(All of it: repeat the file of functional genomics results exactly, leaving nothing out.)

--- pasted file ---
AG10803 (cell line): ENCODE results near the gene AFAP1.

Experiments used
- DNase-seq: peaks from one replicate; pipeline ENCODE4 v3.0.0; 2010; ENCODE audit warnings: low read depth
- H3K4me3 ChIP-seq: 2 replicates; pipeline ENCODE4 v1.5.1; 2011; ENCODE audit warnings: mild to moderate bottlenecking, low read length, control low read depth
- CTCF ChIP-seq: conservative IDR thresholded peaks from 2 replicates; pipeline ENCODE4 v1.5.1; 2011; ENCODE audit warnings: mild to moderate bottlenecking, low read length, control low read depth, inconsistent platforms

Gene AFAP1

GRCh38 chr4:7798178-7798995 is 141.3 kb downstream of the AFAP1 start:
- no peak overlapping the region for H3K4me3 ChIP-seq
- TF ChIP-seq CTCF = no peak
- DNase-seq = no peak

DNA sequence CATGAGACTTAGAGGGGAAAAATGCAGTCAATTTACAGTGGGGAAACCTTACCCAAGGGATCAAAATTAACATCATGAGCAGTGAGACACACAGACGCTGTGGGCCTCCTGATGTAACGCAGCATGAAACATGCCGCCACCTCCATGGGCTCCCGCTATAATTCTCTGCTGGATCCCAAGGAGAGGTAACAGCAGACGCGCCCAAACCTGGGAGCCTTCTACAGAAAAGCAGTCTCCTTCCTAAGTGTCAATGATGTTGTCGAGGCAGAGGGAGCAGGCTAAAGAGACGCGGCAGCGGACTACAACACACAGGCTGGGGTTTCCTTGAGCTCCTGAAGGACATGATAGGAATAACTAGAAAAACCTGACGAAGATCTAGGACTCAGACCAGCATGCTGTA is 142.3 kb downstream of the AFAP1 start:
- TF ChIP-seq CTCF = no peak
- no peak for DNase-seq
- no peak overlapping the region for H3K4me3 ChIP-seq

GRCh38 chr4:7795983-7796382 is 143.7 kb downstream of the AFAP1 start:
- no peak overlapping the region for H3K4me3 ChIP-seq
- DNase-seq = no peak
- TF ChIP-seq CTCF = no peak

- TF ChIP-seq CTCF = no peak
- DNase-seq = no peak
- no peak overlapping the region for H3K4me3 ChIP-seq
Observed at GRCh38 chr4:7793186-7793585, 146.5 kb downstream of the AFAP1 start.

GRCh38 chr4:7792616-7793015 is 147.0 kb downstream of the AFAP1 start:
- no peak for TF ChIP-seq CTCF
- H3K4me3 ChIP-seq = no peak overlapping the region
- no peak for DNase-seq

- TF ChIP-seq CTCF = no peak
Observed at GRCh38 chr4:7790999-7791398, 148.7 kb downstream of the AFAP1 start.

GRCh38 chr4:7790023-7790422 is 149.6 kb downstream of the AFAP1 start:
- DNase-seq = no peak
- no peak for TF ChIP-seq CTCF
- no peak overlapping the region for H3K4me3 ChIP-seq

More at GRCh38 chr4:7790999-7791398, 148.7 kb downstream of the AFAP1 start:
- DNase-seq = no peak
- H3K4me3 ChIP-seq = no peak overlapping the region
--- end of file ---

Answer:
AG10803 (cell line): ENCODE results near the gene AFAP1.

Experiments used
- DNase-seq: peaks from one replicate; pipeline ENCODE4 v3.0.0; 2010; ENCODE audit warnings: low read depth
- H3K4me3 ChIP-seq: 2 replicates; pipeline ENCODE4 v1.5.1; 2011; ENCODE audit warnings: mild to moderate bottlenecking, low read length, control low read depth
- CTCF ChIP-seq: conservative IDR thresholded peaks from 2 replicates; pipeline ENCODE4 v1.5.1; 2011; ENCODE audit warnings: mild to moderate bottlenecking, low read length, control low read depth, inconsistent platforms

Gene AFAP1

GRCh38 chr4:7798178-7798995 is 141.3 kb downstream of the AFAP1 start:
- no peak overlapping the region for H3K4me3 ChIP-seq
- TF ChIP-seq CTCF = no peak
- DNase-seq = no peak

DNA sequence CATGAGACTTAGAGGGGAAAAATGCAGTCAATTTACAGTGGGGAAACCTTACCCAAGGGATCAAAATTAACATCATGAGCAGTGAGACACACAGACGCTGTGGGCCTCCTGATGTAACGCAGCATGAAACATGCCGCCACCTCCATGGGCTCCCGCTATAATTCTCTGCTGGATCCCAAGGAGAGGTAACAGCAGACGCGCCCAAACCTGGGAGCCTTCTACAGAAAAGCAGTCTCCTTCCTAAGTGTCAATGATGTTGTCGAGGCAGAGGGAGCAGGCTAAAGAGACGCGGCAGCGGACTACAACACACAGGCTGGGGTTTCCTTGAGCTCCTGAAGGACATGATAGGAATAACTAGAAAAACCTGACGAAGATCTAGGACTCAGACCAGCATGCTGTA is 142.3 kb downstream of the AFAP1 start:
- TF ChIP-seq CTCF = no peak
- no peak for DNase-seq
- no peak overlapping the region for H3K4me3 ChIP-seq

GRCh38 chr4:7795983-7796382 is 143.7 kb downstream of the AFAP1 start:
- no peak overlapping the region for H3K4me3 ChIP-seq
- DNase-seq = no peak
- TF ChIP-seq CTCF = no peak

- TF ChIP-seq CTCF = no peak
- DNase-seq = no peak
- no peak overlapping the region for H3K4me3 ChIP-seq
Observed at GRCh38 chr4:7793186-7793585, 146.5 kb downstream of the AFAP1 start.

GRCh38 chr4:7792616-7793015 is 147.0 kb downstream of the AFAP1 start:
- no peak for TF ChIP-seq CTCF
- H3K4me3 ChIP-seq = no peak overlapping the region
- no peak for DNase-seq

- TF ChIP-seq CTCF = no peak
Observed at GRCh38 chr4:7790999-7791398, 148.7 kb downstream of the AFAP1 start.

GRCh38 chr4:7790023-7790422 is 149.6 kb downstream of the AFAP1 start:
- DNase-seq = no peak
- no peak for TF ChIP-seq CTCF
- no peak overlapping the region for H3K4me3 ChIP-seq

More at GRCh38 chr4:7790999-7791398, 148.7 kb downstream of the AFAP1 start:
- DNase-seq = no peak
- H3K4me3 ChIP-seq = no peak overlapping the region